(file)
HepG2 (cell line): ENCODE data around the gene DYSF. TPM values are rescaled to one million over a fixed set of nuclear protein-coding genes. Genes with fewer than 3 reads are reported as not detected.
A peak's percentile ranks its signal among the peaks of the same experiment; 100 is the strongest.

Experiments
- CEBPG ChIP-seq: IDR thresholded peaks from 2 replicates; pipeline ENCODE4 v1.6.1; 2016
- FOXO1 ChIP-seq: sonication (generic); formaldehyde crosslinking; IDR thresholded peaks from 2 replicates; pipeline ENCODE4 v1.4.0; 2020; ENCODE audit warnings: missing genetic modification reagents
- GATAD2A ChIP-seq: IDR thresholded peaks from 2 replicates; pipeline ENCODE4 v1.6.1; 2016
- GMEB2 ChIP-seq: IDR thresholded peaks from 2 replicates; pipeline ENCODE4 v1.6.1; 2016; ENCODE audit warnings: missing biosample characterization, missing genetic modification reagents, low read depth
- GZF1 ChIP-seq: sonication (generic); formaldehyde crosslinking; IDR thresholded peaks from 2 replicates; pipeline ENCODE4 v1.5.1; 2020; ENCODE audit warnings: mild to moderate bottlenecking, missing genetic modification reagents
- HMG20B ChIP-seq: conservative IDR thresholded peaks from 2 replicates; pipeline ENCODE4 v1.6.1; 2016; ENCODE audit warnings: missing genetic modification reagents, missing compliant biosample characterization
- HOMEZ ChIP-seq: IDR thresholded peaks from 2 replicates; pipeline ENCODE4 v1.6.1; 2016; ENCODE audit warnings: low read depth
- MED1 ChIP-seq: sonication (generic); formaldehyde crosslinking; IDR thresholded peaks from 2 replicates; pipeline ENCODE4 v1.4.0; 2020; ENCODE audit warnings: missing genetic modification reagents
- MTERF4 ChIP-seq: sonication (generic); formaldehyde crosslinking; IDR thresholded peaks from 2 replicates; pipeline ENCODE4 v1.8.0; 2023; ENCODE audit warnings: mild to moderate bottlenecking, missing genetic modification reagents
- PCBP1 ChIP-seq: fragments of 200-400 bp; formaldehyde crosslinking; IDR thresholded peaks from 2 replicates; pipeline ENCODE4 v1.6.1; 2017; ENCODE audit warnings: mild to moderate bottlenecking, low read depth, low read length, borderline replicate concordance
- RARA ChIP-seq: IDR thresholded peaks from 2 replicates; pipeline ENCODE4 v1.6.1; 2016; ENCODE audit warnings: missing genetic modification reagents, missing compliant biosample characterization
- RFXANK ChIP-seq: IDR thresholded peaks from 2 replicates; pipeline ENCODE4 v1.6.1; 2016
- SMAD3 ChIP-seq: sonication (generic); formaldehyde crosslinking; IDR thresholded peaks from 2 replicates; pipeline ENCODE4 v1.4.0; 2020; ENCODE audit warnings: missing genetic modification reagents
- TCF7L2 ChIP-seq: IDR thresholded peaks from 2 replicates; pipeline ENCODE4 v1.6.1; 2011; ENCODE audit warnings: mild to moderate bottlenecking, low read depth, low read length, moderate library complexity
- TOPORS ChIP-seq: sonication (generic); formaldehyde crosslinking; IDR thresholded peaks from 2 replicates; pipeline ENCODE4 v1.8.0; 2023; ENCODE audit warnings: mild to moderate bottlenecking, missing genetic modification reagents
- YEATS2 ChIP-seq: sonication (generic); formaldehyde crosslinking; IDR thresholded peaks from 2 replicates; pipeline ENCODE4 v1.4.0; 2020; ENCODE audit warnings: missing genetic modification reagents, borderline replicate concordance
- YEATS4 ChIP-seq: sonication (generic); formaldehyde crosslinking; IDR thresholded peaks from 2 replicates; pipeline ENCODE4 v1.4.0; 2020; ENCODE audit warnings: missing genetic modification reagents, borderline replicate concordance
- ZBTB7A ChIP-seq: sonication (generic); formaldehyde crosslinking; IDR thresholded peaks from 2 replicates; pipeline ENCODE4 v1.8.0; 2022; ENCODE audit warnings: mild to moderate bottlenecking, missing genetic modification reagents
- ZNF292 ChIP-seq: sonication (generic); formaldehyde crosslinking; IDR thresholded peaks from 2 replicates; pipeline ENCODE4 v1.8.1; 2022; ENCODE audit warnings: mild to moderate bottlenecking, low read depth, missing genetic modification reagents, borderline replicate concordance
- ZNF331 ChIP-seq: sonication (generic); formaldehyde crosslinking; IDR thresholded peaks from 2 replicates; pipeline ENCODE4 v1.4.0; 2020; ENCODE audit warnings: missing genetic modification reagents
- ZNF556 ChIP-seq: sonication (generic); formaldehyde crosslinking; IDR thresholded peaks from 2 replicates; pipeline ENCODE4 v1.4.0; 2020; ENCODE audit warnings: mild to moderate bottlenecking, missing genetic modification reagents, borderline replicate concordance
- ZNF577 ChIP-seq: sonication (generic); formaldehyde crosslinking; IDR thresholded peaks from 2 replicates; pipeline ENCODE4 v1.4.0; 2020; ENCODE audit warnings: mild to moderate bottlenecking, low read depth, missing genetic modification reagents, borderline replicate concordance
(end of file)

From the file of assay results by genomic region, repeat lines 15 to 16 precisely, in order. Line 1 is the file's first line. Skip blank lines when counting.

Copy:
- RFXANK ChIP-seq: IDR thresholded peaks from 2 replicates; pipeline ENCODE4 v1.6.1; 2016
- SMAD3 ChIP-seq: sonication (generic); formaldehyde crosslinking; IDR thresholded peaks from 2 replicates; pipeline ENCODE4 v1.4.0; 2020; ENCODE audit warnings: missing genetic modification reagents